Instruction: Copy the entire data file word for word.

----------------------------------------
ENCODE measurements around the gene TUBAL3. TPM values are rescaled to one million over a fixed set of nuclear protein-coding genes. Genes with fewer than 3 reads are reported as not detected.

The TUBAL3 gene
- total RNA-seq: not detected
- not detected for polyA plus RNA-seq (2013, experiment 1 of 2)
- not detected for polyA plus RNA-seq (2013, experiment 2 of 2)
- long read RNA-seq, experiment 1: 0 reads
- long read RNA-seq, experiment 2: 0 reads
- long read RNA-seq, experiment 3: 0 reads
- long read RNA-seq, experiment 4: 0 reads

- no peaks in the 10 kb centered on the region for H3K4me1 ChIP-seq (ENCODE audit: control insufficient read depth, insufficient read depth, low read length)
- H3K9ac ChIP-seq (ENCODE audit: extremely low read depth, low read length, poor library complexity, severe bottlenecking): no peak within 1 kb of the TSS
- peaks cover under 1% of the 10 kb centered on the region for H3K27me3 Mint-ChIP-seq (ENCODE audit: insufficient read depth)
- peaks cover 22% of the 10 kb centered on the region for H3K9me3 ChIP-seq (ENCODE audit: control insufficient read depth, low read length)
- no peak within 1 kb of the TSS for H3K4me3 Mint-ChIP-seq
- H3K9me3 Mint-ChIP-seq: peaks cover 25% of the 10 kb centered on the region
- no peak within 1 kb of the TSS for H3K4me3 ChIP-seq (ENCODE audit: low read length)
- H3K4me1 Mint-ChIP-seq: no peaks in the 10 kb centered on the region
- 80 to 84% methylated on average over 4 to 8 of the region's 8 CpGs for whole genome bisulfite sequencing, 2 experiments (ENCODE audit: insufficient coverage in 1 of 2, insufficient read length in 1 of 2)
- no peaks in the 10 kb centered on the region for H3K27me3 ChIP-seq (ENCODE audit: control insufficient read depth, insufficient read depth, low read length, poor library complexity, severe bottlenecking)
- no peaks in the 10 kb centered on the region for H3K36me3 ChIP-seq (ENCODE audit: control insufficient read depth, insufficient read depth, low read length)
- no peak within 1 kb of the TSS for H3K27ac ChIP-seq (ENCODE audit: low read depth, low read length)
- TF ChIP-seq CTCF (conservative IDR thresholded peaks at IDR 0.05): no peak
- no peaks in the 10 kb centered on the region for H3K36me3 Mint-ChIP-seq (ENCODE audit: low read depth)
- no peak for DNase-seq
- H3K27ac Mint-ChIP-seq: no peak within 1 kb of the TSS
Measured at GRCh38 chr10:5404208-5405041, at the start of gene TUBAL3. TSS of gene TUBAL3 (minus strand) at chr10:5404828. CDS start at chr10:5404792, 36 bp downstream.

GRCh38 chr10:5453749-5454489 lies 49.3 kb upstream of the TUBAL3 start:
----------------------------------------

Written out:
ENCODE measurements around the gene TUBAL3. TPM values are rescaled to one million over a fixed set of nuclear protein-coding genes. Genes with fewer than 3 reads are reported as not detected.

The TUBAL3 gene
- total RNA-seq: not detected
- not detected for polyA plus RNA-seq (2013, experiment 1 of 2)
- not detected for polyA plus RNA-seq (2013, experiment 2 of 2)
- long read RNA-seq, experiment 1: 0 reads
- long read RNA-seq, experiment 2: 0 reads
- long read RNA-seq, experiment 3: 0 reads
- long read RNA-seq, experiment 4: 0 reads

- no peaks in the 10 kb centered on the region for H3K4me1 ChIP-seq (ENCODE audit: control insufficient read depth, insufficient read depth, low read length)
- H3K9ac ChIP-seq (ENCODE audit: extremely low read depth, low read length, poor library complexity, severe bottlenecking): no peak within 1 kb of the TSS
- peaks cover under 1% of the 10 kb centered on the region for H3K27me3 Mint-ChIP-seq (ENCODE audit: insufficient read depth)
- peaks cover 22% of the 10 kb centered on the region for H3K9me3 ChIP-seq (ENCODE audit: control insufficient read depth, low read length)
- no peak within 1 kb of the TSS for H3K4me3 Mint-ChIP-seq
- H3K9me3 Mint-ChIP-seq: peaks cover 25% of the 10 kb centered on the region
- no peak within 1 kb of the TSS for H3K4me3 ChIP-seq (ENCODE audit: low read length)
- H3K4me1 Mint-ChIP-seq: no peaks in the 10 kb centered on the region
- 80 to 84% methylated on average over 4 to 8 of the region's 8 CpGs for whole genome bisulfite sequencing, 2 experiments (ENCODE audit: insufficient coverage in 1 of 2, insufficient read length in 1 of 2)
- no peaks in the 10 kb centered on the region for H3K27me3 ChIP-seq (ENCODE audit: control insufficient read depth, insufficient read depth, low read length, poor library complexity, severe bottlenecking)
- no peaks in the 10 kb centered on the region for H3K36me3 ChIP-seq (ENCODE audit: control insufficient read depth, insufficient read depth, low read length)
- no peak within 1 kb of the TSS for H3K27ac ChIP-seq (ENCODE audit: low read depth, low read length)
- TF ChIP-seq CTCF (conservative IDR thresholded peaks at IDR 0.05): no peak
- no peaks in the 10 kb centered on the region for H3K36me3 Mint-ChIP-seq (ENCODE audit: low read depth)
- no peak for DNase-seq
- H3K27ac Mint-ChIP-seq: no peak within 1 kb of the TSS
Measured at GRCh38 chr10:5404208-5405041, at the start of gene TUBAL3. TSS of gene TUBAL3 (minus strand) at chr10:5404828. CDS start at chr10:5404792, 36 bp downstream.

GRCh38 chr10:5453749-5454489 lies 49.3 kb upstream of the TUBAL3 start: